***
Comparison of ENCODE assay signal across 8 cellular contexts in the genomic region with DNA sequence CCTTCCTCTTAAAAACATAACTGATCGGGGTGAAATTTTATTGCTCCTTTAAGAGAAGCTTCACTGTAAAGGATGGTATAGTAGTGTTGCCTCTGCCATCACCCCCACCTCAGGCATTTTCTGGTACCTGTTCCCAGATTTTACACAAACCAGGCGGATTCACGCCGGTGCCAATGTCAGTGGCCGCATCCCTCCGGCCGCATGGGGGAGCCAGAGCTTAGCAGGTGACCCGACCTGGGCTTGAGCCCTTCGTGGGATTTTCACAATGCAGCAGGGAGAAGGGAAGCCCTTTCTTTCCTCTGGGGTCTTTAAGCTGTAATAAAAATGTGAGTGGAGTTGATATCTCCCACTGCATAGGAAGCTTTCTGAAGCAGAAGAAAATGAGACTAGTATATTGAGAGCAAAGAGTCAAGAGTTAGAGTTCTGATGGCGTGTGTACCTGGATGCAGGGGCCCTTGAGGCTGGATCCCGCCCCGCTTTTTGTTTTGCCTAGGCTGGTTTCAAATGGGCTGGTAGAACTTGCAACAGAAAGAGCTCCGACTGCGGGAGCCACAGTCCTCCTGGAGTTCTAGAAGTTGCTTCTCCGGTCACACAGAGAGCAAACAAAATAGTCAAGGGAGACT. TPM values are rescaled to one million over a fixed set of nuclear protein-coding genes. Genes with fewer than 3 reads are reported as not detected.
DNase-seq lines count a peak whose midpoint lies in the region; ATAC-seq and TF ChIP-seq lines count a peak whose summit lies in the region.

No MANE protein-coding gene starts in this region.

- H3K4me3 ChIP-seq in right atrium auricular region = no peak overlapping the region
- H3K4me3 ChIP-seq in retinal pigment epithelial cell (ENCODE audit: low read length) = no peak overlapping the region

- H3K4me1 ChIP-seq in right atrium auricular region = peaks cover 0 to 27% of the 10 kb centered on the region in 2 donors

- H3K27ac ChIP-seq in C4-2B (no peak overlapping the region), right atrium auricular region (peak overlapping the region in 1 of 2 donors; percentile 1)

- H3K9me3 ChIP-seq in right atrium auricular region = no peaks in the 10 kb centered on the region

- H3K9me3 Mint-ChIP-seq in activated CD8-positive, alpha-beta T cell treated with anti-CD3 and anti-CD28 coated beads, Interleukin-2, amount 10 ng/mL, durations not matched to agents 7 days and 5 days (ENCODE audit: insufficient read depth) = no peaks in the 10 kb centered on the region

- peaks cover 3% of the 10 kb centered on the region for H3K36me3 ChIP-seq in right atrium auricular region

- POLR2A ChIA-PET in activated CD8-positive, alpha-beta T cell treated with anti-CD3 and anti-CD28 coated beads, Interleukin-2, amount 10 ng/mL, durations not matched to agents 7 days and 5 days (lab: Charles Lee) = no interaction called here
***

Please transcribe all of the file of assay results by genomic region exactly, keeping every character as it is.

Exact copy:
Comparison of ENCODE assay signal across 8 cellular contexts in the genomic region with DNA sequence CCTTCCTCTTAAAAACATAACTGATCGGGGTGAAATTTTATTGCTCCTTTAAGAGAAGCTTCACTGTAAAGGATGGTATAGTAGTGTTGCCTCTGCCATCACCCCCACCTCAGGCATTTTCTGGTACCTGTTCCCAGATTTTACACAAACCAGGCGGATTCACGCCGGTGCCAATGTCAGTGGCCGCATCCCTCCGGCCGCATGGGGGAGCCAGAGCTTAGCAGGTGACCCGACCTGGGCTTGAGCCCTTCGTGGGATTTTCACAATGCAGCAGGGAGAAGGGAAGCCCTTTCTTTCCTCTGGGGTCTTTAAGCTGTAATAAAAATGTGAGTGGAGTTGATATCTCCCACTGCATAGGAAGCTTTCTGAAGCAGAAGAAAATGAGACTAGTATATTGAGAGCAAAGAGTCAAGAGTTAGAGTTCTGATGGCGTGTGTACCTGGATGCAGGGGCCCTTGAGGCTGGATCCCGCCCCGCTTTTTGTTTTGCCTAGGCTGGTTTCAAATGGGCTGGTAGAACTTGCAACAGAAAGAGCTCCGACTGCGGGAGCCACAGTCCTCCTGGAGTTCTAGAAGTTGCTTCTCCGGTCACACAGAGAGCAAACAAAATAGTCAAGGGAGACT. TPM values are rescaled to one million over a fixed set of nuclear protein-coding genes. Genes with fewer than 3 reads are reported as not detected.
DNase-seq lines count a peak whose midpoint lies in the region; ATAC-seq and TF ChIP-seq lines count a peak whose summit lies in the region.

No MANE protein-coding gene starts in this region.

- H3K4me3 ChIP-seq in right atrium auricular region = no peak overlapping the region
- H3K4me3 ChIP-seq in retinal pigment epithelial cell (ENCODE audit: low read length) = no peak overlapping the region

- H3K4me1 ChIP-seq in right atrium auricular region = peaks cover 0 to 27% of the 10 kb centered on the region in 2 donors

- H3K27ac ChIP-seq in C4-2B (no peak overlapping the region), right atrium auricular region (peak overlapping the region in 1 of 2 donors; percentile 1)

- H3K9me3 ChIP-seq in right atrium auricular region = no peaks in the 10 kb centered on the region

- H3K9me3 Mint-ChIP-seq in activated CD8-positive, alpha-beta T cell treated with anti-CD3 and anti-CD28 coated beads, Interleukin-2, amount 10 ng/mL, durations not matched to agents 7 days and 5 days (ENCODE audit: insufficient read depth) = no peaks in the 10 kb centered on the region

- peaks cover 3% of the 10 kb centered on the region for H3K36me3 ChIP-seq in right atrium auricular region

- POLR2A ChIA-PET in activated CD8-positive, alpha-beta T cell treated with anti-CD3 and anti-CD28 coated beads, Interleukin-2, amount 10 ng/mL, durations not matched to agents 7 days and 5 days (lab: Charles Lee) = no interaction called here